To proceed, we use data from felony cases to compute the racial gap in the sentence length and the incarceration rate for each judge. The main empirical challenge is to identify the correct counterfactual, in which interjudge variation is due solely to sampling variability. The asymptotic F-distribution is inappropriate for this data set because of the small number of observations at the level at which random assignment occurs. This is a problem that occurs frequently in data sets involving randomization procedures for which data are collected over a long period of time. We address this problem by employing a Monte Carlo methodology to explicitly construct the counterfactual in which race has the same impact on sentencing for all judges. Besides its application to the current study, this technique could benefit a large array of empirical studies facing similar constraints without a great deal of learning costs.

We find evidence of significant interjudge disparity in the racial gap in incarceration rates, which provides support for the model in which at least some judges treat defendants differently on the basis of their race. The magnitude of this effect is substantial. The gap in incarceration rates between white and African American defendants increases by 18 percentage points (compared with a mean incarceration rate of 51 percent for African Americans and 38 percent for whites) when moving from a judge at the 10th percentile to one at the 90th percentile in the racial gap distribution. The corresponding sentence-length gap increases by 10 months, but this cannot statistically be distinguished from a situation in which race plays no role in sentence length.

Although judges differ in the degree to which race influences their sentencing, we do not find evidence that observable characteristics such as judges' gender or age group significantly predict this differential treatment by race. Similarly, no systematic pattern emerges with respect to work history (such as whether the judge ever worked as a public defender). However, there is somewhat stronger evidence that the racial gap in sentencing is smaller among African American judges. Further, judges who are harsher overall (as measured by incarceration rate) are more likely to sentence African Americans than whites to jail. We also explore an important potential confounding factor: that the heterogeneity we observe in the racial sentencing gap may actually be due to heterogeneity in treatment of the type of crime. The results of this analysis indicate that there may be a difference in treatment of drug and nondrug crimes but that there is still a heterogeneous treatment of race within nondrug crimes.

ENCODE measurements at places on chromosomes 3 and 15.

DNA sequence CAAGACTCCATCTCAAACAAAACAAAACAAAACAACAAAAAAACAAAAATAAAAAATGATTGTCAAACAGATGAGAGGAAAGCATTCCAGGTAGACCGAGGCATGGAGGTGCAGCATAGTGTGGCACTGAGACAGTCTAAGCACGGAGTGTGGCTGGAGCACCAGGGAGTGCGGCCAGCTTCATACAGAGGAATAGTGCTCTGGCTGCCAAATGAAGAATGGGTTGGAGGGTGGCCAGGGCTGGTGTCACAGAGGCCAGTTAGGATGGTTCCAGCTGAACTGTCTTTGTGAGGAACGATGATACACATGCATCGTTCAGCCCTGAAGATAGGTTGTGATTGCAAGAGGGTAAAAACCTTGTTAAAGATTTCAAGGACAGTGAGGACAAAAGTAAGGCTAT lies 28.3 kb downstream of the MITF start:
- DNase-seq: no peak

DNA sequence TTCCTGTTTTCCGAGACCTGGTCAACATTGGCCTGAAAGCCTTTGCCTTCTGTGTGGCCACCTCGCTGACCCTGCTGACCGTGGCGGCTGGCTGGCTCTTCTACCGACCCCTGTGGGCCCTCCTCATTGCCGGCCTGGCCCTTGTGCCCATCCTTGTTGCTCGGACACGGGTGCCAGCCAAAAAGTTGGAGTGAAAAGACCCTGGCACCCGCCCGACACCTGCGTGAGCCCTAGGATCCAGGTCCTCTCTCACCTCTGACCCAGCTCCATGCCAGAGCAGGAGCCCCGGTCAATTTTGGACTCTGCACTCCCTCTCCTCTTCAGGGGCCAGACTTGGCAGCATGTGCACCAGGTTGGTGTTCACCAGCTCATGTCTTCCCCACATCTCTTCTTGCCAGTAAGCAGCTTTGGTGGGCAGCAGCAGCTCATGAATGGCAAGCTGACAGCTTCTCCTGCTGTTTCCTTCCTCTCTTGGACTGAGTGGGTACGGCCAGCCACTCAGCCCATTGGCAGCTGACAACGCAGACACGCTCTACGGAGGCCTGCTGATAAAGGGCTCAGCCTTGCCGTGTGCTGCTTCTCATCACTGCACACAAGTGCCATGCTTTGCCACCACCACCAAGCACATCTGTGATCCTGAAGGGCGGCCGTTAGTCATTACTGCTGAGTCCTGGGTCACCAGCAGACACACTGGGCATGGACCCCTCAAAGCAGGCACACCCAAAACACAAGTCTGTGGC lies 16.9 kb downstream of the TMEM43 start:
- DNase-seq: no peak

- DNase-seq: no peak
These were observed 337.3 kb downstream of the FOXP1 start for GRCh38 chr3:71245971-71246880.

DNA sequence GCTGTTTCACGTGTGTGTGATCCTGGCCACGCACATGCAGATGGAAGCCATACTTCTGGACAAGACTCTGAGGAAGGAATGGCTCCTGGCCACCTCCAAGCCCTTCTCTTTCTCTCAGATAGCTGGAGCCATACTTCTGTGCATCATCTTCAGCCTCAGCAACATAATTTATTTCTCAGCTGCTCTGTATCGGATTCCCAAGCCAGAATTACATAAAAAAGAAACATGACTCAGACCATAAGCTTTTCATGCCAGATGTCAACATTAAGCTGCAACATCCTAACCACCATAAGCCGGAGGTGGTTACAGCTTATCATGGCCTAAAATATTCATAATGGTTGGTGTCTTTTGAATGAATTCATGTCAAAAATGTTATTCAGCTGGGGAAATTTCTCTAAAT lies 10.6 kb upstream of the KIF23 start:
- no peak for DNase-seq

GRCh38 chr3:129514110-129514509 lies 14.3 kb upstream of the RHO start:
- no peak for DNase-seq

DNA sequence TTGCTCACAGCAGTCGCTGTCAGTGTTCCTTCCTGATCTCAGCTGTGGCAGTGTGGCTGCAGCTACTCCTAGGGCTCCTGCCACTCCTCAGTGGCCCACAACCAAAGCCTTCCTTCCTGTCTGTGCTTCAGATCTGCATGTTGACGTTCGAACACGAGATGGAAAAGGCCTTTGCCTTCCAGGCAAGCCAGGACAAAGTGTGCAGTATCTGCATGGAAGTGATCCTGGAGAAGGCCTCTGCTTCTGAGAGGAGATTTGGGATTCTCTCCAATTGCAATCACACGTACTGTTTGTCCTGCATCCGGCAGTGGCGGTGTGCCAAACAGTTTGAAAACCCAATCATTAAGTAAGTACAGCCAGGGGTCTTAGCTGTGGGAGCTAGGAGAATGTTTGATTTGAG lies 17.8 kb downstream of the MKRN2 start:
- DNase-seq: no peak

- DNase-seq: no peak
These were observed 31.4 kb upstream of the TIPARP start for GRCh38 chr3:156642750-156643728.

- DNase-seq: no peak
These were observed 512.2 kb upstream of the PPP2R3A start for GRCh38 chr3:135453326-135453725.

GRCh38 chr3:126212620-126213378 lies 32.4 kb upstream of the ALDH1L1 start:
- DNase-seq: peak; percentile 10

One limitation to our approach is that while we can statistically establish that race matters in the courtroom, we cannot formally detect whether this is due to some judges discriminating against African Americans or some judges discriminating against whites or a mixture of both. In itself, though, the evidence we uncover on the importance of race in judicial decision making should be of direct relevance to legal policy.

The rest of the paper proceeds as follows. Section 2 provides a brief overview of prior work on the role of race in judicial decisions. In Section 3, we describe the data from the courts of Cook County, Illinois. We discuss our econometric methodology, including the simulation procedure, in Section 4. In Section 5, we report our basic results, and we discuss the influence of the crime category in Section 6. Section 7 concludes.


. DAVID S. ABRAMS is Assistant Professor of Law at the University of Pennsylvania. MARI-ANNE BERTRAND is Professor of Economics in the Booth School of Business at the University of Chicago, SENDHIL MULLAINATHAN is Professor of Economics at Harvard University.